The Power of One

The Power of One

The Power of One

There is no question that the most precious things I've gained through running are not victories and prizes, but rather the rich array of people who have come into my life. Some of them have become close friends, some have touched me only briefly, while others fall in between. All of them have made me a better person. Nothing underscores the importance of these people like losing one of them, particularly when it's unexpected.

On Saturday, May 19, my husband's college cross-country coach died of a heart attack. Although he had been battling cancer for several years, the death was a shock, particularly because he had been making good progress in his recovery from a bone marrow transplant in February. We knew we had him on borrowed time, but we had no idea the terms of the loan would be so short.

Compared with my husband and the other athletes he coached in his 31-year career at Bucknell, I didn't know "Coach" all that well. I'd heard many stories, of course, and since his cancer was first diagnosed shortly after my husband and I started dating, we always made it a point to participate in alumni gatherings or travel to important races. Slowly over the course of eight years, through a combination of remembrances, various interactions, and simple observation, I came to know a very special person.

In some respects, Coach was relatively unremarkable. He spent his career working at a small, somewhat obscure school which did not offer athletic scholarships. He never received much publicity, and while his runners claimed numerous conference and regional honors, they rarely achieved the laurels familiar to Stanford, Villanova or Arkansas. He wasn't flashy, wasn't a polished or eloquent speaker, and carried the physique of the wrestler he once was rather than the runners he trained. Youthful behavior (of which he spoke very little) rendered him permanently ineligible for sainthood of any type. He didn't get along with everyone, and his manner could be brusque bordering on curt. He did not possess a particularly flexible personality. Although many alumni revered him, there were a few who walked away and didn't look back. Despite parenting five daughters, he never quite figured out how to coach women.

What Coach did so well was take runners that the "blue chip" programs didn't want and mold them into tough, dedicated, confident competitors. He preached the values of common sense, hard work and team unity. He brought together a group of guys and taught them to work together towards a common goal; to motivate and depend on each other. He convinced them that the whole was greater than the sum of its parts. There were very few individual stars on the Bucknell teams, yet they won more than their legitimate share of conference and regional titles.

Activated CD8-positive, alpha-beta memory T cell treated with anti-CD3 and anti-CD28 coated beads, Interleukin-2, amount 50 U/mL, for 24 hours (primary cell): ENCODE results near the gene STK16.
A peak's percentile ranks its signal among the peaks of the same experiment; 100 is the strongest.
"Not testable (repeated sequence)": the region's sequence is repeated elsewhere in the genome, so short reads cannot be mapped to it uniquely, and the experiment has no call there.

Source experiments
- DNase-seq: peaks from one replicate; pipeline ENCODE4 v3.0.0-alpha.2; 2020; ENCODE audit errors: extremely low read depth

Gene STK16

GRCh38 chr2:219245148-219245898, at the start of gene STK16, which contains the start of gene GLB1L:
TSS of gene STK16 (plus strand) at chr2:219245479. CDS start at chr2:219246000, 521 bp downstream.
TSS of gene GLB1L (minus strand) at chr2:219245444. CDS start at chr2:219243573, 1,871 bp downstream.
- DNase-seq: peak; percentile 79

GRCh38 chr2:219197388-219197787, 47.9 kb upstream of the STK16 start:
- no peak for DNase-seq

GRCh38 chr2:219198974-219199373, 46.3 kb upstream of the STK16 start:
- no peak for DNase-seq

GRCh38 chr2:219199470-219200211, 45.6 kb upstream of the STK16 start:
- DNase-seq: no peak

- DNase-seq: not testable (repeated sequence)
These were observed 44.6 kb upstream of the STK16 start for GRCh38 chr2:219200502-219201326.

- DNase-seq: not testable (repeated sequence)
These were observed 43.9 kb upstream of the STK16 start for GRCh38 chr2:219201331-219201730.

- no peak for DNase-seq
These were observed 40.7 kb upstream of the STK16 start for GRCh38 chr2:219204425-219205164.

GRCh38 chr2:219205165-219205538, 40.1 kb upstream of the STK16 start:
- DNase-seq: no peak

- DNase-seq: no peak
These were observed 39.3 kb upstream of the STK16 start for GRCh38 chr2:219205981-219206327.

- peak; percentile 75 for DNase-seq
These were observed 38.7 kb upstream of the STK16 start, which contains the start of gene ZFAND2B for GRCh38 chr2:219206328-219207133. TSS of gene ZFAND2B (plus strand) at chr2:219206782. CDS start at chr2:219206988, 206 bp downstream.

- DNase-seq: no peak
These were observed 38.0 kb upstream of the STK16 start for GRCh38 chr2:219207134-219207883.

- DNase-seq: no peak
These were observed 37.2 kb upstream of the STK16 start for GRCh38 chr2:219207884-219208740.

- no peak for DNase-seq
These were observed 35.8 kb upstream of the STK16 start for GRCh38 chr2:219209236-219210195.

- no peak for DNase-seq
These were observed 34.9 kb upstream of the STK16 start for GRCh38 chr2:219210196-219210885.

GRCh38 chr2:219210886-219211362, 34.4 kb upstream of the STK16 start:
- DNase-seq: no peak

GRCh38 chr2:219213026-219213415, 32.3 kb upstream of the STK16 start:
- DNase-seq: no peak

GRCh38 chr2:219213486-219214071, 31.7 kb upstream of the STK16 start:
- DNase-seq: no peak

More importantly, Coach managed to instill a sense of loyalty, dedication and friendship amongst his runners that I have yet to witness in any other program. Bucknell alumni remain remarkably close years after graduation; the sense of pride and of belonging to a very special family endures across time and distance. It takes a special talent to bring those feelings to the fore and sustain them throughout the years. I once asked my husband what it was about Coach that infused such a sense of camaraderie in his runners. After muttering something about unity in the face of tyranny, he had to admit that he really didn't know. It had something to do with earning the respect of your teammates and of Coach through hard work and dedication. Coach knew that while victories and PRs are temporary, respect endures. It is the tie that binds generations of alumni with each other, with Coach, and with Bucknell.

This weekend my husband and I will drive to the tiny campus nestled in the Pennsylvania foothills, where we'll laugh and cry and reminisce with alumni and friends spanning 30 years. It will be bittersweet. The Bucknell fieldhouse is a darker place now, and visits to campus won't be quite as special. We'll grieve because we all wanted him for at least a little longer. We'll grieve because the unifying force of Bucknell cross-country has been extinguished forever. But mostly we'll grieve for the loss of someone who so ably nurtured the qualities that are essential for a fulfilling and prosperous life.

I never ran for him, but I am a better person for having known him. And like so many others, my life is richer for the lessons he left behind.

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